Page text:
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From David Aarons, MD and the American College of GastroenterologySeptember 26, 2012
 
 
 

Top Story


  • Study: Most people would have fecal transplant if needed
    Most people would undergo a fecal microbiota transplant (FMT) if it would help end their suffering from recurrent C. difficile-associated diarrhea, especially if the procedure was recommended by their physician, according to a study led by Dr. Jonathan Zipursky. He said the study shows "pretty strongly" that patients are "definitely are willing to try this treatment." Dr. Lawrence Brandt of Montefiore Medical Center said many patients seek him out because they are desperate for FMT. The Windsor Star (Ontario)/The Canadian Press (9/22) Email this Story

Guide to Healthy Living


  • Quitting alcohol may lower esophageal cancer risk
    Chronic drinkers who stop may reduce their risk of developing esophageal cancer by 50% within four to five years, a review found. But they would have to stop consuming alcohol for as long as 16 years to erase the increased risk of esophageal cancer associated with drinking, researchers in Sweden found. HealthDay News (9/17) Email this Story
  • Only 3 diagnoses lead to prescription for gluten-free diet
    Although gluten-free living is getting a lot of attention, the diagnoses of celiac disease, gluten sensitivity and wheat allergies are the only reasons physicians regularly recommend patients adopt a gluten-free diet, experts say. Gastroenterologist Dr. Pamela Garjian at Baptist Hospital in Miami said following a gluten-free diet requires patients to carefully study food label ingredients and understand terminology that may indicate the presence of gluten. Nutrition experts remind patients that many foods are naturally gluten free and more affordable than packaged gluten-free copycat goods. The Miami Herald (free registration) (9/18) Email this Story
  • Studies: Sugary drinks play leading role in obesity epidemic
    Three studies showed that the consumption of sugar-sweetened beverages was linked to greater weight gain among Americans. Two of the studies found that drinking noncaloric drinks could lower children's weight. Another study found that people who drank sugary beverages were twice as likely to gain weight due to genetic factors than people who did not drink such beverages. MedicalDaily.com (9/22), Reuters (9/21) Email this Story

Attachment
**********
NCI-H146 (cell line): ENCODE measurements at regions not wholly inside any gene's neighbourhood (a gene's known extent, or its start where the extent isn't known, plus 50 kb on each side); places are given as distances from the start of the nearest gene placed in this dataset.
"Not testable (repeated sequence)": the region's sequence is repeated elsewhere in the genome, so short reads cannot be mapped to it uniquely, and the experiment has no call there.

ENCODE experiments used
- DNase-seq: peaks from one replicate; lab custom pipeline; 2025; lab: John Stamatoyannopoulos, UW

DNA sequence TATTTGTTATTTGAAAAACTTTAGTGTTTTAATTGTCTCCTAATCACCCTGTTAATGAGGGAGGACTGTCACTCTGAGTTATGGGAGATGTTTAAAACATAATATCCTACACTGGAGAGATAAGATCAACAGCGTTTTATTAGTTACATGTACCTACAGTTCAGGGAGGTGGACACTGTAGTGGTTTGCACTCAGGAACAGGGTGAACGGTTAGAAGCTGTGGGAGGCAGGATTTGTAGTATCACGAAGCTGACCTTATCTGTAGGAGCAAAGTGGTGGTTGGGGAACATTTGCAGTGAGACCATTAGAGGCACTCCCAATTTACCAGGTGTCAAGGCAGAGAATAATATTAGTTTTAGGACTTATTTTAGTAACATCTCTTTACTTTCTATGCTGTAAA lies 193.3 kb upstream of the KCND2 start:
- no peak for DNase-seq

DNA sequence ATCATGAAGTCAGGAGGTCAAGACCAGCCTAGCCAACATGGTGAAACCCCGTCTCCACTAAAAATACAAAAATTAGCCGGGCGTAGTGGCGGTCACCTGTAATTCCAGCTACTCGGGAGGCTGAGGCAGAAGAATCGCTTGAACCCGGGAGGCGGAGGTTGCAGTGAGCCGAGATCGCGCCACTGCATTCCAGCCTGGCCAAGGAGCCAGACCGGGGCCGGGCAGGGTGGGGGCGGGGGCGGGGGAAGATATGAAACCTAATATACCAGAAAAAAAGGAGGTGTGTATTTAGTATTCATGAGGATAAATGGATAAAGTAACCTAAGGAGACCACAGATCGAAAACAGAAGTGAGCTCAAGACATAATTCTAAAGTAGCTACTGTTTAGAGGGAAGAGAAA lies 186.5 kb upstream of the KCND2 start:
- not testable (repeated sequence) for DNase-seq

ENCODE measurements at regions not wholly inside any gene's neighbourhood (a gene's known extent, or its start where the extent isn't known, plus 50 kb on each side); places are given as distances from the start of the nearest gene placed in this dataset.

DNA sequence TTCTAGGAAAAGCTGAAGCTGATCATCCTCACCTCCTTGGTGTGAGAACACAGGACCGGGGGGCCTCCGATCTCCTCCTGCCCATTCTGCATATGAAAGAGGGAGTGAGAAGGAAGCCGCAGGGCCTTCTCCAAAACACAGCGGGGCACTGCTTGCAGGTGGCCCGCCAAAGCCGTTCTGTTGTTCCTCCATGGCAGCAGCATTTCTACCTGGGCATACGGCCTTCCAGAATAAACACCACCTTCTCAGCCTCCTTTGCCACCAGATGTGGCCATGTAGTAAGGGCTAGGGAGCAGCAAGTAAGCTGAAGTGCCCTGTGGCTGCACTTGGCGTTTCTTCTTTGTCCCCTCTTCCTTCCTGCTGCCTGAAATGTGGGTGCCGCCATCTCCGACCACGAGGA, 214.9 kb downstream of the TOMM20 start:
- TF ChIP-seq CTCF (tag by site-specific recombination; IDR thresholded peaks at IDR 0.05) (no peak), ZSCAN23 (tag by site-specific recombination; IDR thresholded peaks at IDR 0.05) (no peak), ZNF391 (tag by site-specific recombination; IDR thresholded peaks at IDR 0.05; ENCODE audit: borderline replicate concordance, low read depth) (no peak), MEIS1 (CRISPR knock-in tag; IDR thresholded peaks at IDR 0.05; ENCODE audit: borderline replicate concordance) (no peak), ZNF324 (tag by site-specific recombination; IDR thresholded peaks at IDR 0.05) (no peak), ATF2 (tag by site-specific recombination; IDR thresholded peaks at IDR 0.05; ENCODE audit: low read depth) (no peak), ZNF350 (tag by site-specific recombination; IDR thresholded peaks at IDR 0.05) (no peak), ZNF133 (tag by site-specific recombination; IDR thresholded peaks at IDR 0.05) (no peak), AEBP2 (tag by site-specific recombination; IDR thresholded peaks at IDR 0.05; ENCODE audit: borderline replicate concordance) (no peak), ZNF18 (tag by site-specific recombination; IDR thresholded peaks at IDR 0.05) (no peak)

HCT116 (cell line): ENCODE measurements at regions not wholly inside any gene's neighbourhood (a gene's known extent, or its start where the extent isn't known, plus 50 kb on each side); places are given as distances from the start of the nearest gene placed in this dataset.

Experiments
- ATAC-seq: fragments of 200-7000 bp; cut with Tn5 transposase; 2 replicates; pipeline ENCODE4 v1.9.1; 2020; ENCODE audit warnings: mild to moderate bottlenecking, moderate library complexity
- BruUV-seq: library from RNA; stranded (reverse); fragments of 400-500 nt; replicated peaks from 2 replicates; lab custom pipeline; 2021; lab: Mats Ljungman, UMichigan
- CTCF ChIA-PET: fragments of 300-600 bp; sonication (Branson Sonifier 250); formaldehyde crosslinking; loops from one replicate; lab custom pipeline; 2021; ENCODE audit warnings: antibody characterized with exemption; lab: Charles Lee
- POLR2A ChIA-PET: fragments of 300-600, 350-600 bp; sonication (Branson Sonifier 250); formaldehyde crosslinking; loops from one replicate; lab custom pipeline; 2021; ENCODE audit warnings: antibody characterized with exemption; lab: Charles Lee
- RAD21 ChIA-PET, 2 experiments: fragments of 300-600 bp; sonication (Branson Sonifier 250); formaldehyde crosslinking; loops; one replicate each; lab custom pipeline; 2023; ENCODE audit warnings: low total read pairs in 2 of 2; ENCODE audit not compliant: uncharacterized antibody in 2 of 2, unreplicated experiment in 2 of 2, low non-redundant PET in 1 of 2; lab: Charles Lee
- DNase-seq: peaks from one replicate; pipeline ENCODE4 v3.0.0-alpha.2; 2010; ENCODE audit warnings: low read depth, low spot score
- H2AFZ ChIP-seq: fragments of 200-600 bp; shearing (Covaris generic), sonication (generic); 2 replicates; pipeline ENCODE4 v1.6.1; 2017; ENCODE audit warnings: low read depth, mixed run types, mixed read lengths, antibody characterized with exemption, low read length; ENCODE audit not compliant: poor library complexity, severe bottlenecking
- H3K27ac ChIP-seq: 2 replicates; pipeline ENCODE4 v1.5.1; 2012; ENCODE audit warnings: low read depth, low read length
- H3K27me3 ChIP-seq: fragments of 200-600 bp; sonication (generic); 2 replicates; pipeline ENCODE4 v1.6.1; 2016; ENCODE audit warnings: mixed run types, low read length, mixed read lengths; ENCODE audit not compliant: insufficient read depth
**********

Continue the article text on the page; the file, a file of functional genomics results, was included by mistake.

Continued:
Diagnosis & Treatment


  • Antibiotic use linked to increased risk for IBD
    Antibiotic exposure before age 1 was tied to a five times greater risk of developing inflammatory bowel disease compared with children not given antibiotics, according to a U.K. study. Researchers said that the more exposed that patients were to these drugs during childhood and adolescence, the higher the odds of having IBD. WebMD (9/24) Email this Story
  • Colonoscopy code variations can mean patients must pay
    Patients may expect a colonoscopy will be free under provisions of the Affordable Care Act, but differences in coding can result in bills of $1,000 to $2,000 or higher, a report said. Patients may be billed for polyp detection and removal during a colonoscopy, screening after a positive fecal occult blood test, and when patients face increased colon cancer risk. MedPage Today (free registration) (9/20) Email this Story

Clinical Trial Monitor

A selection of U.S. based clinical trials seeking participants

  • Dose Response of 28 Days of Dosing of GSK962040 in Type I and II Diabetic Male and Female Subjects With Gastroparesis
    California, Indiana, Maryland, Massachusetts, New York, Pennsylvania, South Carolina, Tennessee, Texas, Virginia, Wisconsin, Australia, Belgium, Canada, Sweden, United Kingdom. clinicaltrials.gov Email this Story
  • Covered Metallic Stents for First-Line Treatment of Benign Bile Duct Strictures
    Florida, Illinois, Indiana, Missouri, Pennsylvania, Texas, Canada. clinicaltrials.gov Email this Story
  • Comparison Study of Surgical Staplers for the Treatment of Hemorrhoids (HEMOSTASIS)
    Florida. clinicaltrials.gov Email this Story
  • Laparoscopic-Assisted Resection or Open Resection in Treating Patients With Stage IIA, Stage IIIA, or Stage IIIB Rectal Cancer
    Arizona, California, Florida, Georgia, Illinois, Indiana, Iowa, Maryland, Massachusetts, Michigan, Minnesota, Missouri, New York, Ohio, Oklahoma, Oregon, Pennsylvania, Tennessee, Texas, Wisconsin, Canada. clinicaltrials.gov Email this Story
  • General Surgical Outcomes Quality Improvement Database (UH-SOCRATES)
    Ohio. clinicaltrials.gov Email this Story

The Last Word

News and information from the American College of Gastroenterology

  • Understanding your digestive tract
    How well do you know your gut? The American College of Gastroenterology has a glossary of terms to increase your knowledge and understanding of digestive diseases and health. Email this Story

SmartQuote

Do not wait to strike till the iron is hot; but make it hot by striking."
--William Butler Yeats,
Irish poet and playwright


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Clostridium difficile, often called C. difficile or C. diff, is a bacterium that can cause symptoms ranging from diarrhea to life-threatening inflammation of the colon. Illness from C. difficile most commonly affects older adults in hospitals or in long term care facilities and typically occurs after use of antibiotic medications. -- Mayo Clinic


 
 
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David Aarons, MD
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